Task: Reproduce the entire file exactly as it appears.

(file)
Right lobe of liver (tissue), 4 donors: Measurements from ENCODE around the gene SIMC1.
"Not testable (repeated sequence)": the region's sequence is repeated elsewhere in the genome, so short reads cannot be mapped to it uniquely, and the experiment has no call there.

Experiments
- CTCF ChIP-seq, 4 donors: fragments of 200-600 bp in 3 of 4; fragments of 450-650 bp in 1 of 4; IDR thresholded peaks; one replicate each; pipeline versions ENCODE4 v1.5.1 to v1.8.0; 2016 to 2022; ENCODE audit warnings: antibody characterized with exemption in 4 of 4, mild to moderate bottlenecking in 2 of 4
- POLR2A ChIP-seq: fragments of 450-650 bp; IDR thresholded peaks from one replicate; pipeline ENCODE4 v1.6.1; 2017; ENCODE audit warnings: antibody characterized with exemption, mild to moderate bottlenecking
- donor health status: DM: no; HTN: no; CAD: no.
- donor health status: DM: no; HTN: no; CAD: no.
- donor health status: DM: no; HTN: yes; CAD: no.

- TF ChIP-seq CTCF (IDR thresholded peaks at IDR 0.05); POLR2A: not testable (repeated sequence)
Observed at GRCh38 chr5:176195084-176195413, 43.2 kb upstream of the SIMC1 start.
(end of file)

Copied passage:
Right lobe of liver (tissue), 4 donors: Measurements from ENCODE around the gene SIMC1.
"Not testable (repeated sequence)": the region's sequence is repeated elsewhere in the genome, so short reads cannot be mapped to it uniquely, and the experiment has no call there.

Experiments
- CTCF ChIP-seq, 4 donors: fragments of 200-600 bp in 3 of 4; fragments of 450-650 bp in 1 of 4; IDR thresholded peaks; one replicate each; pipeline versions ENCODE4 v1.5.1 to v1.8.0; 2016 to 2022; ENCODE audit warnings: antibody characterized with exemption in 4 of 4, mild to moderate bottlenecking in 2 of 4
- POLR2A ChIP-seq: fragments of 450-650 bp; IDR thresholded peaks from one replicate; pipeline ENCODE4 v1.6.1; 2017; ENCODE audit warnings: antibody characterized with exemption, mild to moderate bottlenecking
- donor health status: DM: no; HTN: no; CAD: no.
- donor health status: DM: no; HTN: no; CAD: no.
- donor health status: DM: no; HTN: yes; CAD: no.

- TF ChIP-seq CTCF (IDR thresholded peaks at IDR 0.05); POLR2A: not testable (repeated sequence)
Observed at GRCh38 chr5:176195084-176195413, 43.2 kb upstream of the SIMC1 start.